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By Andrew P. Napolitano
Obama's veil of secrecy is pierced
Topic - Paul Zukerberg
The D.C. Council on Monday is set to consider a bill that would schedule an election for D.C. attorney general in November — likely the last chance to put the issue before voters for four years.
D.C. residents will not be able to vote for the city's first elected attorney general in the April 1 primary following a decision Friday by a D.C. Superior Court judge.
A District of Columbia judge says she won't require elections officials to print the attorney general race on the April 1 primary ballot after the D.C. Council has voted to postpone the race.
A D.C. Superior Court judge will hear arguments Thursday from the city's sole candidate for attorney general, who is seeking to keep the election on the April 1 primary ballot despite lawmakers' decision to delay it.
The D.C. lawyer challenging a bill that postpones the city's first election for attorney general will wait until the legislation becomes law, likely in early January, before arguing the issue in D.C. Superior Court.
A federal judge said Thursday he will issue a ruling next week on a lawsuit seeking to keep the race for the District's first elected attorney general on the 2014 ballot. But the ruling might stand only to delay a decision further.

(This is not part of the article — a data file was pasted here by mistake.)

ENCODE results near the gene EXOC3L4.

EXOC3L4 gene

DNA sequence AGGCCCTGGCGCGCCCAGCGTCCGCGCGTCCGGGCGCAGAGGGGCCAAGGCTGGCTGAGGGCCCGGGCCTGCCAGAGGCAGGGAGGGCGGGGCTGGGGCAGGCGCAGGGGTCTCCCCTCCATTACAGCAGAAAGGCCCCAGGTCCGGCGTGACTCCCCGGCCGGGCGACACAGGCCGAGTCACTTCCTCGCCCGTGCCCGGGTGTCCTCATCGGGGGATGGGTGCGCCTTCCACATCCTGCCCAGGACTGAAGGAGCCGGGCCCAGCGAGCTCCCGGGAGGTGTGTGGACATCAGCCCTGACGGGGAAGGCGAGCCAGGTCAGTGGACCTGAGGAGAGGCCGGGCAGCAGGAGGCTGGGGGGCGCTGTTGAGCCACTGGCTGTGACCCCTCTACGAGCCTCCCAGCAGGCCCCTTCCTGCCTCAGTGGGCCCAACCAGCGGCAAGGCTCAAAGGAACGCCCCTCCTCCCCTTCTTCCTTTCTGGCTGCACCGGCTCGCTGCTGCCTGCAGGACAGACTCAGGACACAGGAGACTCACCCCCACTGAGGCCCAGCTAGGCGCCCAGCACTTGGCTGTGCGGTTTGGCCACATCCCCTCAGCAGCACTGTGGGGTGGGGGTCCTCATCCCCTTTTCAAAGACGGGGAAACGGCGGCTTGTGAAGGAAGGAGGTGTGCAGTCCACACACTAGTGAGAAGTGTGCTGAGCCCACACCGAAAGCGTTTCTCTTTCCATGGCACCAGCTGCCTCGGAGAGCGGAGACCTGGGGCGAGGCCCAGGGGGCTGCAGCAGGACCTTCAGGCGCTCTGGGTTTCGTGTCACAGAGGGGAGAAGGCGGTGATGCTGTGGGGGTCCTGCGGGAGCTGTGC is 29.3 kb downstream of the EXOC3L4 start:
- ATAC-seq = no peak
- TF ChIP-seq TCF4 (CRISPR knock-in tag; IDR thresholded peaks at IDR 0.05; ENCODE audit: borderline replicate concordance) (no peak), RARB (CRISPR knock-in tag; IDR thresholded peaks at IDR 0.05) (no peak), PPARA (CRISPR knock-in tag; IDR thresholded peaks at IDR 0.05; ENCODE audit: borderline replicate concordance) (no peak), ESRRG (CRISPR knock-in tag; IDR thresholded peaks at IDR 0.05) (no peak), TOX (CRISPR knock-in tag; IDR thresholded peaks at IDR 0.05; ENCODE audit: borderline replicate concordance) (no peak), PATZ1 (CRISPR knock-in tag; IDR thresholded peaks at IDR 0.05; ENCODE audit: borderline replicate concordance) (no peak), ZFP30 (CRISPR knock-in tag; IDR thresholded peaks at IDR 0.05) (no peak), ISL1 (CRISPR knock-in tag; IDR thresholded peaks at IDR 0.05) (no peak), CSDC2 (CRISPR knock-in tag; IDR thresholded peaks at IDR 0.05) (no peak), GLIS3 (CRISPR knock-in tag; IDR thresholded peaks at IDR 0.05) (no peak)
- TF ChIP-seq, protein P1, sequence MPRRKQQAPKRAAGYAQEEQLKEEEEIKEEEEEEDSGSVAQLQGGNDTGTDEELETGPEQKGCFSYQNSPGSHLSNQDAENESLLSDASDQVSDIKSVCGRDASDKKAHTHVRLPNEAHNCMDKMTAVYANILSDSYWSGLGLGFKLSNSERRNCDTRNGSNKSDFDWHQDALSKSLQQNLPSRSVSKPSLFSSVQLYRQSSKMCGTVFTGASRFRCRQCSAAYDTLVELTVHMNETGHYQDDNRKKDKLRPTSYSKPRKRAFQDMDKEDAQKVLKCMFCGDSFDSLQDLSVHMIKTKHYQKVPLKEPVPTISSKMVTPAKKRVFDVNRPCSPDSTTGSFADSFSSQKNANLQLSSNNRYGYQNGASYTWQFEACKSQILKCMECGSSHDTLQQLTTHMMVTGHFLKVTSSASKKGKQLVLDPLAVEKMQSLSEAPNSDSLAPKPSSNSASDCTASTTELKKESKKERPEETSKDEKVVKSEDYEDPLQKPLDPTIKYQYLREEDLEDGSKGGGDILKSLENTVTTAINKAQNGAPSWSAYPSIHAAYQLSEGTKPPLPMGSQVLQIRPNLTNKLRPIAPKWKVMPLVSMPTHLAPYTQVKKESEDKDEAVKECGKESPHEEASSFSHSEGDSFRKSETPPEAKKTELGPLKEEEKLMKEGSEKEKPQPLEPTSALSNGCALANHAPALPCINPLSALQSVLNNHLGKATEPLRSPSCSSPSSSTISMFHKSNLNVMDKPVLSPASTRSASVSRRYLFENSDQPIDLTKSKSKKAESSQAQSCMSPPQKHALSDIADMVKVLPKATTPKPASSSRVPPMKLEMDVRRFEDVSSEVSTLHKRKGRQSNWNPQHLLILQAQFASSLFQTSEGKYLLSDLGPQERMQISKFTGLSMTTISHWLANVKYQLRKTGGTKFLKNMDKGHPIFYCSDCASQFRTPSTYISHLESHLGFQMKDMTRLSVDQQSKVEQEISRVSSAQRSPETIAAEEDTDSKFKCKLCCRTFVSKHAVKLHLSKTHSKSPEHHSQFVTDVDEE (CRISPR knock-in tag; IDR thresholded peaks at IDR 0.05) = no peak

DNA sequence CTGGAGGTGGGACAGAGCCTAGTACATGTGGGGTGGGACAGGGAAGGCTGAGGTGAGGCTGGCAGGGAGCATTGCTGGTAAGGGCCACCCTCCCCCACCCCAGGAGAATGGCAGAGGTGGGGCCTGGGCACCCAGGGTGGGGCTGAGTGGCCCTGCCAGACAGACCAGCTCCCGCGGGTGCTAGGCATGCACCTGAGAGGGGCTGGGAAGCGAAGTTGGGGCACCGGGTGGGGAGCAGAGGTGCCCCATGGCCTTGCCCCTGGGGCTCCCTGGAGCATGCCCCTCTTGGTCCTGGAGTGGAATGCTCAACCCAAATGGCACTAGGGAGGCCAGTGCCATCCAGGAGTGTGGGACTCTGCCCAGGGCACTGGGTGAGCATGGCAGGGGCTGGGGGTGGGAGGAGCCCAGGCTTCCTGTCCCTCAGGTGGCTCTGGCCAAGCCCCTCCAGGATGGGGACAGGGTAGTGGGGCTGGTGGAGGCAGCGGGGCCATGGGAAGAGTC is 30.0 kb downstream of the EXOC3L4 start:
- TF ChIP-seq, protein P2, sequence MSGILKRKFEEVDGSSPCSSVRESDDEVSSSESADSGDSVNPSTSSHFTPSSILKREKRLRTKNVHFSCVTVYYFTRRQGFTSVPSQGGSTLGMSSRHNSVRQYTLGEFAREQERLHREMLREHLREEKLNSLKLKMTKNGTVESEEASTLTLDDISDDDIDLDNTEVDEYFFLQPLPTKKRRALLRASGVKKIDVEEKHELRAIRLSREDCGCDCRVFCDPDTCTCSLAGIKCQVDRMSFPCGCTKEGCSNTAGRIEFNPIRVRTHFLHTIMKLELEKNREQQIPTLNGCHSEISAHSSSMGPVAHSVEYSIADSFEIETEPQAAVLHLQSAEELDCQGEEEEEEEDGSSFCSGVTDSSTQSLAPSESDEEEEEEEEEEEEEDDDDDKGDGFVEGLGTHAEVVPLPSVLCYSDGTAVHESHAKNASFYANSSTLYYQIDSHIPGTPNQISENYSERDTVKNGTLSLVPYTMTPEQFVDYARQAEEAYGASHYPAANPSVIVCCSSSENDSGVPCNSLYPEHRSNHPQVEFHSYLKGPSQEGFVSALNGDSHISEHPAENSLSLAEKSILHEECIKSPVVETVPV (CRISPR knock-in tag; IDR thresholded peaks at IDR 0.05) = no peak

The D.C. lawyer suing the city in an effort to keep the election for attorney general on the ballot next year has officially declared his intentions to run for the office.
Attorneys representing the District cite the fact that a law pushing the election for the city's first attorney general back to 2018 is not yet in effect as a reason to toss out a lawsuit seeking to keep the race on the April ballot.
The D.C. Board of Elections is moving forward with plans to hold the city's first election for attorney general in April, despite the fact the D.C. Council voted to postpone the election by four years.
The District has one of the highest arrest rates for marijuana possession in the nation, with blacks being arrested eight times as often for the offense in the city as whites, according to a study released Tuesday by the American Civil Liberties Union.
"Unfortunately, time was our biggest enemy in this battle, and I think we just ran out of time," Mr. Zukerberg said.
"We fought for as long as we could, but every case has a winner and loser, and this time we lost," Mr. Zukerberg said. "For all intents and purposes, with the ballots going to the printer at close of business today, I don't know that there is anything else we can do in the court."